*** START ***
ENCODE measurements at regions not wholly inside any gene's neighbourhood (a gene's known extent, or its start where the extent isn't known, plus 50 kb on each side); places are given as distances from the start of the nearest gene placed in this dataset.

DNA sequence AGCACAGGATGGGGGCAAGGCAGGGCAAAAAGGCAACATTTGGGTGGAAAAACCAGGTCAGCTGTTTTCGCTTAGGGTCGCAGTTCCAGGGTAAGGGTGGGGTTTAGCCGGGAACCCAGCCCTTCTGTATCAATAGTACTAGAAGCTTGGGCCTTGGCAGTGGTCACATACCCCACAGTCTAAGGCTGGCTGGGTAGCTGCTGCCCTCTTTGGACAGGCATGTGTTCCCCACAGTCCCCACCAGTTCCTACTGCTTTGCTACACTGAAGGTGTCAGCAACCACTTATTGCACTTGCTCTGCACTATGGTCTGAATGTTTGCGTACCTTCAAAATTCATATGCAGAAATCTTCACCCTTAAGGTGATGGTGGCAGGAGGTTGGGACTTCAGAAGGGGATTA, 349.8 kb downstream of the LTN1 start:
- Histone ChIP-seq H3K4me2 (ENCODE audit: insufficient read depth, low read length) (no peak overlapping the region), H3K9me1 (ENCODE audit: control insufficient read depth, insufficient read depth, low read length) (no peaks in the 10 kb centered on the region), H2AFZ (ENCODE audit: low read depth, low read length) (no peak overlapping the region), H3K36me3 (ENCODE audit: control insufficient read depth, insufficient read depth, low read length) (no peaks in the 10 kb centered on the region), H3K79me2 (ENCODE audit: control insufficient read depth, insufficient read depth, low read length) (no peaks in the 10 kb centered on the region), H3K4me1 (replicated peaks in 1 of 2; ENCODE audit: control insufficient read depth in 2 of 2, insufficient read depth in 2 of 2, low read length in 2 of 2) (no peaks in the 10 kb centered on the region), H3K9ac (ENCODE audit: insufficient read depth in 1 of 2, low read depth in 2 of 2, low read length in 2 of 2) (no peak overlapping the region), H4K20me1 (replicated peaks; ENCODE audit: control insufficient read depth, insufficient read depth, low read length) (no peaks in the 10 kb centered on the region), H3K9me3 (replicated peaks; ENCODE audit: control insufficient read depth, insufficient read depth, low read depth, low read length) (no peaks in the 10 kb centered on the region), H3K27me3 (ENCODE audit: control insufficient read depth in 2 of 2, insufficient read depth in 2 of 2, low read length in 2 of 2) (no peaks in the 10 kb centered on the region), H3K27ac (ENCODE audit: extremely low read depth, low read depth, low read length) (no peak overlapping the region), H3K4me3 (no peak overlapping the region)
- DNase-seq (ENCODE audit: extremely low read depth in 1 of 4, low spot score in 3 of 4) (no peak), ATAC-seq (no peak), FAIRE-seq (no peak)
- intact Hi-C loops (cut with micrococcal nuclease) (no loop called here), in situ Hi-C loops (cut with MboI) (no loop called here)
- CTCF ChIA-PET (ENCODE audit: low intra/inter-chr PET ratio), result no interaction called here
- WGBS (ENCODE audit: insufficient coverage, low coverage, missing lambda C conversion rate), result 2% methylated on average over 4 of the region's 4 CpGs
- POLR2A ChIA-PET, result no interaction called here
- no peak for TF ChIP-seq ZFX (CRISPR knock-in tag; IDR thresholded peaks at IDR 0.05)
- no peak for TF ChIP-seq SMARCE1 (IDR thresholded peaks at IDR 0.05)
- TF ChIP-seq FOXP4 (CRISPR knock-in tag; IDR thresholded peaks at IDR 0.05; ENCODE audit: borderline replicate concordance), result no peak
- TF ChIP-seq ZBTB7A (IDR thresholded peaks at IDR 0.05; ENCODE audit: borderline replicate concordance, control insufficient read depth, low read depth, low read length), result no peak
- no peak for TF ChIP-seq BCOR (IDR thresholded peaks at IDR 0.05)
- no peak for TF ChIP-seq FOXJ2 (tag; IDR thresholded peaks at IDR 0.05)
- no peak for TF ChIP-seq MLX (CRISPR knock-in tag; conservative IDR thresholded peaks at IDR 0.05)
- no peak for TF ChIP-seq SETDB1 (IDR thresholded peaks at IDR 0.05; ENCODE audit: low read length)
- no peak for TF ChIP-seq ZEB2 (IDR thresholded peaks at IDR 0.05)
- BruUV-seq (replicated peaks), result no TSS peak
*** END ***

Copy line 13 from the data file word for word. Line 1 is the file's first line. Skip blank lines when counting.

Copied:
- no peak for TF ChIP-seq BCOR (IDR thresholded peaks at IDR 0.05)